Kale gets a bad rap. It’s often pureed into smoothies or roasted into chips–the belief being that it’s too bitter and tough to eat raw. Many varieties of kale, though, are delicious and tender when picked when the leaves are small. Kale is easy to grow, especially if you let it go to seed–your garden will be filled with a forest of baby kale plants in no time!
Kale is a good source of phytochemicals, calcium, copper, potassium, and vitamins A, C, and K. Avoid kale if you are taking blood thinners like Warfarin–the vitamin K can interfere with its effectiveness.
Ideal growing conditions
Kale does best in well-drained soil that is not too rich, so do not mix too much compost in the soil, and use only aged compost. Kale prefers full sun but will grow in partial shade.
Kale is a cool weather crop, like other brassica crops. It can survive temperatures of -15C. It can be grown in the spring and fall; it may bolt and get tough and bitter if the weather gets too hot. The leaves are sweetest after they’ve been hit by frost.
Start seedlings indoors, 6 weeks before the final frost, or direct sow it outdoors as soon as the soil can be worked. Set plants about a foot and a half apart. They take up a lot of room! You can also grow regular or dwarf varieties of kale in large pots.
- Curly kale, as the name indicates, has curly leaves and is usually cooked, as it has a bitter or peppery flavour when fully grown.
- Dinosaur/Lacianto kale has a slightly wrinkled texture. It is more tender than curly kale, and retains its sweeter flavour when cooked.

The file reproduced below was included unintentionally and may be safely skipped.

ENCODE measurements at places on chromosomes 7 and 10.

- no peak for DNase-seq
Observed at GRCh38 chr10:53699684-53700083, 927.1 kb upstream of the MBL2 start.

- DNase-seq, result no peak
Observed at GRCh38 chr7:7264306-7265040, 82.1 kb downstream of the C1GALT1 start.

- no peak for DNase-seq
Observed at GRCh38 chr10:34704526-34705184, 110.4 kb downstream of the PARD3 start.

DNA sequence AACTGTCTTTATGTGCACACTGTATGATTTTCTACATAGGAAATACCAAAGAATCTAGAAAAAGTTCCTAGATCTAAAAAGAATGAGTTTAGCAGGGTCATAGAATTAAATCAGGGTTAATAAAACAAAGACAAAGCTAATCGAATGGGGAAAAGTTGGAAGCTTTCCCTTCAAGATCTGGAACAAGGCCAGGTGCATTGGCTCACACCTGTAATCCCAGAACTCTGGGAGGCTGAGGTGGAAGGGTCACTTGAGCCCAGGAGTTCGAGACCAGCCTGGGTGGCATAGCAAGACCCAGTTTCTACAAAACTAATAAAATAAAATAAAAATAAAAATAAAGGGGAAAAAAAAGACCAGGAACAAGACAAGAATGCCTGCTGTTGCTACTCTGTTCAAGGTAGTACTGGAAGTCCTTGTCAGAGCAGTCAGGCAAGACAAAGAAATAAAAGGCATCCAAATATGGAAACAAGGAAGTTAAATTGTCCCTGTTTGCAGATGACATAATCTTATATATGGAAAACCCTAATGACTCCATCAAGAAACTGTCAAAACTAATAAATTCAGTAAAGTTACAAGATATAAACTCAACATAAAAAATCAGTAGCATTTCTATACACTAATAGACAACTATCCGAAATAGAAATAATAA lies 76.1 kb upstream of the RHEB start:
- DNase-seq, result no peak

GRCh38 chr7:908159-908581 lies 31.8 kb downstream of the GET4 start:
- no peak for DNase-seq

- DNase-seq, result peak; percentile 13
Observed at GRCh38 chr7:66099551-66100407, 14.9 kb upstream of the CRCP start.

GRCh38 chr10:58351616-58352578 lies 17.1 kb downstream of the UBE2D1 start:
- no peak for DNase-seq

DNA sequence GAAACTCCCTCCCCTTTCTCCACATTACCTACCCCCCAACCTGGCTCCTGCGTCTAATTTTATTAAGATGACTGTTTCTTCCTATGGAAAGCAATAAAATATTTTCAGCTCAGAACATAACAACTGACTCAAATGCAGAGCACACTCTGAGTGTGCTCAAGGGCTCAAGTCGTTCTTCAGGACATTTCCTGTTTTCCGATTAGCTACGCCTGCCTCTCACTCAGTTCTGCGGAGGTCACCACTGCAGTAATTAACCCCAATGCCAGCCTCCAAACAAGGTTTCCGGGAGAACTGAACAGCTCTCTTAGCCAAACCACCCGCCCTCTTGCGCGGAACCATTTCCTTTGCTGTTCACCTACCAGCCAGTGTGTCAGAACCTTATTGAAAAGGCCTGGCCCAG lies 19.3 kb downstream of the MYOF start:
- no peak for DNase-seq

- Red Russian kale (pictured above) has flat leaves that resemble oak leaves. Its leaves are tender and sweet, which make it suitable for eating raw. Just make sure to remove the tough stems first
Harvesting, using, and preserving
You can start harvesting kale once it is about 8 inches tall. Pick the outer leaves when young for use in salads, or wait until they get larger, then pick them for use in cooking. Leave the centre of the plant untouched so that it can continue to grow.
Kale is usually harvested in the spring and fall, but it’s sweeter in the fall, especially after a light frost.
Use young greens fresh. Steam, stir-fry, or add mature leaves to sauces and dishes that call for spinach or other cooking greens like chard.
To freeze kale, blanch it as you would spinach, then place in freezer bags. After you thaw it, you can gently squeeze it to remove excess water (feed the juice to your houseplants!)
To make kale chips: Preheat oven to 400F. Remove stems, tear kale into bite-sized pieces, arrange on a cookie sheet, then drizzle the pieces with olive oil and a dash of salt. Bake 10 to 15 minutes.
- Lettuce and other greens
- One cup of chopped raw kale contains more than 100% of the recommended daily dose of vitamins A and K, and more calcium than a small carton of milk.
- Although kale seems like a new fad, it’s been eaten for over 2000 years. So much for a fad diet food!